Los Angeles Lakers fans sit at home licking their wounds, preparing to watch the start of the NBA Playoffs, and wondering what it will take to bring Showtime back to the City of Angels. Following a dismal 27-55 record, the worse since the Lakers moved to Los Angeles in 1961, fans can only be cautiously optimistic about next season.
How is it possible that one of the most historic franchises in NBA history has gone into such a spiraling freefall, landing near the bottom of the Western Conference, with little at this time to suggest that they’ll return to glory any time soon? It’s simple. Right now, they’re a team filled with a bunch of has-been superstars, including all-time great Kobe Bryant, and others whose bodies have all but given out on them. To make matters worse, when the trio of Bryant, Nash and Gasol happen to be on the court at the same time, the man on the sidelines dressed in suit and tie is barking out orders to once great thoroughbreds, believing that they’re still able to race in the Kentucky Derby.
Luckily, for the City of Angels and Los Angeles Lakers fan nationwide, the season has ended—a season that never got off the ground, or even gave fans the thrill of a turbulent roller coaster ride. So, what’s next for the Lakers, and what’s needed for them to regain status as the cream of the crop? First and foremost, it’s time to stop trying to attack opposing teams with bows and arrows. It’s time to bring the fire power back to the Forum. Fire power in the form of Showtime, featuring high-flying and basketball-savvy players that will complement the aging veterans.
In 1979, the Lakers selected Earvin “Magic” Johnson with the first overall pick in the NBA Draft, teaming him up with the man that some argue is the best basketball player ever, Kareem Abdul-Jabbar. Together, the two of them formed the cornerstone of what would become Showtime in L.A., solidifying the dynasty when they drafted James Worthy with the first overall pick in 1982. With draft day a little more than two months away, it’s important for the Lakers to make a wise decision, choosing a player that will not only be able to adapt to the NBA style of play, but have the ability to rise to the occasion, lift people from their seat cushions and electrify the Laker faithful.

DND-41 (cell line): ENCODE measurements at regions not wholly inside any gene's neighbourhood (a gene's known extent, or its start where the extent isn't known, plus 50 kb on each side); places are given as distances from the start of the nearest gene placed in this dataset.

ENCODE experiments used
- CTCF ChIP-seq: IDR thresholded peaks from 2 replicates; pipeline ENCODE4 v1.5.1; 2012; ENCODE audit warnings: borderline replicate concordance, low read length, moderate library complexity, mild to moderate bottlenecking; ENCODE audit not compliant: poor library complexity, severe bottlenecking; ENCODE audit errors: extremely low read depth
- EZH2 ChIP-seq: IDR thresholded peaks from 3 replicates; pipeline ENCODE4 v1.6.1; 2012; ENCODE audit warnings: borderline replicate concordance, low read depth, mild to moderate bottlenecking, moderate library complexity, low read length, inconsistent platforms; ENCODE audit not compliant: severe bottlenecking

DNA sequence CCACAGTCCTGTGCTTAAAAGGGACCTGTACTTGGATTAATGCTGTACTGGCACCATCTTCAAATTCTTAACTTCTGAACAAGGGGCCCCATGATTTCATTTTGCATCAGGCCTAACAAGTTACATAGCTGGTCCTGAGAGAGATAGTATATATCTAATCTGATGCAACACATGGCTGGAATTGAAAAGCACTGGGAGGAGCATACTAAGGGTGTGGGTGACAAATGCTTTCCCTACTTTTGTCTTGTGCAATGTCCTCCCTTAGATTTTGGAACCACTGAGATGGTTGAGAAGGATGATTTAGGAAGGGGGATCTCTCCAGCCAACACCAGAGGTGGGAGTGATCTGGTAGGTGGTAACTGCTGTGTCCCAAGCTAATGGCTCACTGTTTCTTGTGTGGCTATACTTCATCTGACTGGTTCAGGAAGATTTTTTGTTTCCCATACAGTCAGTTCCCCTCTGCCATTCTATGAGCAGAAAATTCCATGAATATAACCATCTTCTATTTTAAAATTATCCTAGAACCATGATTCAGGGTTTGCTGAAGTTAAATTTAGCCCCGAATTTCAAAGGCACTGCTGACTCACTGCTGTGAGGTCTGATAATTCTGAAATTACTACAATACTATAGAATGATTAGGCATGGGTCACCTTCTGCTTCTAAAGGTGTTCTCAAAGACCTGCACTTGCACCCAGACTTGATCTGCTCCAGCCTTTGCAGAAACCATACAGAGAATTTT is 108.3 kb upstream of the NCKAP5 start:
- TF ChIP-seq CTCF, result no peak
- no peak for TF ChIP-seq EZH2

Currently, the Lakers have a 6.3% chance at securing the No. 1 overall pick, and a 21.5% chance at a top three pick. Odds are they end up with the sixth pick, and with players like Wiggins, Embiid, Parker and Vonleh most likely gone once their selection hits, and with the need for a forward, they would have the opportunity at players like Aaron Gordon from Arizona or Julius Randle from Kentucky.
Randle, the star freshman, averaged 15 ppg, 10.4 rebounds, and helped lead the east coast Wildcats to the NCAA National Championship game, only to lose to the UConn Huskies. While Randle lacks the elite athleticism of some of the other top players in this year’s draft, he makes up for it with some well-defined skills. The 6’9, 250 lb power forward is very strong around the hoop, with the ability to bully his way through the lane and finish strong with his left hand. He would be a solid pick for the Lakers with the sixth pick, but if Los Angeles is looking to bring Showtime back to the City of Angels, their pick is west coast Wildcat, Aaron Gordon. Gordon, a 6’8 forward is an absolute freak of an athlete, and easily one of the most athletic players in the draft. For a team desperately in need of a defensive stopper, they could not do much better than Gordon, who can step out and guard smaller players and also cause havoc with his quickness and athletic ability when defending bigger players. While not as polished as Randle, Gordon, who lots of people like to compare to Blake Griffin, is more like a Shawn Marion type—freakishly athletic with a strong work ethic that should help him improve his perimeter game.
If the Los Angeles Lakers are looking to bring Showtime back to the City of Angels, they need to not only be wise in their draft selections, but they will need to bring in other young players whose bodies don’t break down twenty games into the season. Until then, Laker fans better invest in more seat cushions.
Commentary by Johnny Caito